What are all the devices shown on the screen?

In no particular order:

Yeah, Smart Spaces are detecting more and more of the billions of Bluetooth Smart devices shipping every year! hlc-server can determine the device type of most of these based on either the UUID it transmits or the companyCode. If you’d like your device to be recognizable too, please contact us and we’ll include it in the next build.

Is there some way I can see that website live?

Yes, you can! Check out smartspac.es/reelyactive for live hyperlocal context from our office (which is slowly becoming a museum of trophies and prototypes as well…). Or smartspac.es/notman for live hyperlocal context from Notman House in Montreal, the place where we first experimented with Log in to Life, the precursor of Smart Spaces.

How did you make the Nexus 5 work with the technology?

Okay, this answer will be a bit technical, bear with us:

  1. the Bluetooth Smart reelceivers regularly send ADV_DISCOVER_IND packets
  2. smartphones (both Apple and Android) are curious and send SCAN_REQ packets in response to learn more about the Bluetooth Smart reelceivers
  3. those SCAN_REQ packets include the 48-bit advertiser address of the smartphone
  4. the Nexus 5 on Android 4.4.4 uses a public advertiser address (in other words it doesn’t change)
  5. therefore, whenever the Nexus 5 scans for nearby Bluetooth Smart devices, and a Bluetooth Smart reelceiver is around, the reelceiver uniquely identifies the Nexus 5

So, in the web interface of hlc-server we simply associate the advertiser address of the Nexus 5 with a URL containing JSON data and it works! Note that iOS devices can also be identified in this manner, but they change their advertiser addresses every 15 minutes or so which makes this technique pointless (but there are alternatives!).

How do you aggregate the tweets of everyone present at a location?

In smartspaces, we use the Twitter handle of every person detected to load their most interesting tweets and then cycle through them in the “Social View” for roughly 24 hours. This works when people opt-in with a compatible device and share their Twitter handle, and it’s reely, reely cool at places like coworking spaces!

Could you really decide what song to play based on the preferences of everyone present?

We’ve been throwing around this idea for two and a half years and nothing would make us happier than for someone to make it a reality using our platform. All of the ingredients are finally there, so please be the one to make it happen (and let us know when you do!).

Why is there so much audio static in the video?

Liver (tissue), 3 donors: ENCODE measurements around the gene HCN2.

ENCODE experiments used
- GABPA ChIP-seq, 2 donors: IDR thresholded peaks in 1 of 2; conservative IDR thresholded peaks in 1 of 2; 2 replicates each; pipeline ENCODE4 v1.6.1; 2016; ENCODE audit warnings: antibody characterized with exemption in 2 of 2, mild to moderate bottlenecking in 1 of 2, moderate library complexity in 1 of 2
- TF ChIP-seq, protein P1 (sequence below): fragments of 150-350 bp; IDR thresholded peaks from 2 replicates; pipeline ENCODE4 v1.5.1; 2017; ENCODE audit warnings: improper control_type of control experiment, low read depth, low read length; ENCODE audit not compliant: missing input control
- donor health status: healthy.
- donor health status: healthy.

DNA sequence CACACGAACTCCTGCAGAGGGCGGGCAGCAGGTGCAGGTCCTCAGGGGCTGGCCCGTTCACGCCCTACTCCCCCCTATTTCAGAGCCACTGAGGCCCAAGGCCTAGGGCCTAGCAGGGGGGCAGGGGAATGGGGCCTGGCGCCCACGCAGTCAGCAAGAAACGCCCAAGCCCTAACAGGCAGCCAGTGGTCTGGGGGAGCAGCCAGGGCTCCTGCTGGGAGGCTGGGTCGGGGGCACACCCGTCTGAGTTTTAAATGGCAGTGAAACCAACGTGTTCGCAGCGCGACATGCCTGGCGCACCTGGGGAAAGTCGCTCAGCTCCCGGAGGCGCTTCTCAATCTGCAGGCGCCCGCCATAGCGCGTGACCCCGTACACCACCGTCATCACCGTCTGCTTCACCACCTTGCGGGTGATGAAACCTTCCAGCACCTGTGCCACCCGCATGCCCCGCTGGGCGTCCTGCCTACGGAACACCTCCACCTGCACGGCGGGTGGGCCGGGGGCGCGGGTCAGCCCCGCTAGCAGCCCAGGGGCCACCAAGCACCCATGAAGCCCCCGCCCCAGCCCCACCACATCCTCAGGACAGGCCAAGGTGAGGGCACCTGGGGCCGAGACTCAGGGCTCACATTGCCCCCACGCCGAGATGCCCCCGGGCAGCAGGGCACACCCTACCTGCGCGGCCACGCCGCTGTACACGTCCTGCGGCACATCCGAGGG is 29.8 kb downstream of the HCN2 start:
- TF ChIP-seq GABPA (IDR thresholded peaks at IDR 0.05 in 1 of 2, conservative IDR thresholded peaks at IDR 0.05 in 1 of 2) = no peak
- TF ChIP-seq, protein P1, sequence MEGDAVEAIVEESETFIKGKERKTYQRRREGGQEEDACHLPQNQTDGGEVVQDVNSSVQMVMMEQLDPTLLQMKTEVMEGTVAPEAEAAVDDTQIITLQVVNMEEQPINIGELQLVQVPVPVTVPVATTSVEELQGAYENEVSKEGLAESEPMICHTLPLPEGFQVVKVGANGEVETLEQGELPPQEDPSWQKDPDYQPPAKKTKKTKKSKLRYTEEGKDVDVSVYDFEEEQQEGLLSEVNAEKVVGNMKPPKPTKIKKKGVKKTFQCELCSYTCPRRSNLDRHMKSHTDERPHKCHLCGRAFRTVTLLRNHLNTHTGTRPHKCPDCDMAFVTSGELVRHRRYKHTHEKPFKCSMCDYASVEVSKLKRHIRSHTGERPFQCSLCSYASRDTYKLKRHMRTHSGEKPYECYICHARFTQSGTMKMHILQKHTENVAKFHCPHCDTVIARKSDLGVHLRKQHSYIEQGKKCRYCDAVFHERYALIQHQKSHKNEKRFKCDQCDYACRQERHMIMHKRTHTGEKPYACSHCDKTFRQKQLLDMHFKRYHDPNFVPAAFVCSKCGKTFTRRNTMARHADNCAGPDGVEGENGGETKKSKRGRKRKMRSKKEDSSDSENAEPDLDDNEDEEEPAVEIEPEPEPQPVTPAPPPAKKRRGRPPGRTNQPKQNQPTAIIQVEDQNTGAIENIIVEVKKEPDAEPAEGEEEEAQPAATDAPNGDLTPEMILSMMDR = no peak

This is best explained as a MasterCard commercial:

Digital SLR: $800. Wide-angle Japanese lens: $750. Directional microphone: $100. Not realizing that the 99 cent AA battery in the mic was almost dead until after everything was filmed: PRICELESS.

Thanks for watching and reading and stay tuned. There’s plenty more in the works!

The Age of Hyperlocal Context

In their book, The Age of Context, Robert Scoble and Shel Israel examine how contextually aware technologies will impact our daily lives. The video above chronicles our CEO, Jeffrey Dungen, meeting with Robert Scoble during his research for the book which provides a comprehensive overview of the preeminent contextual technologies, what they enable today, and how they’re likely to change the future (the most pertinent part is at 28:36). For us, there are two chapters that especially stand out.

Chapter 8. Why Wearables Matter

In Chapter 8, the authors present a variety of wearable identification technologies including the Aspen Snowmass RF Card, Disney Magic Bands and Nagra ID Smart Cards as well as wearable displays such as Google Glass and Oakley Airwave. They envisage a “contextual, wearable system that knows your location, your current activity, your preferences as well as what you are looking at in real-time” which they follow with the statement:

While such an omnibus system does not exist at this moment, every component of it is currently available, it would not take much to stitch it all together.

What Robert Scoble and Shel Israel are describing is essentially our Log in to Life experience adapted for wearable screens. For instance, at the International Startup Festival, we stitched Hexoskin and reelyActive technologies together to create a location-based activity display including all nearby identifiable people. And since it was consumable as a webpage, it could have been viewed on Google Glass!

Hexoskin, reelyActive and Log in to Life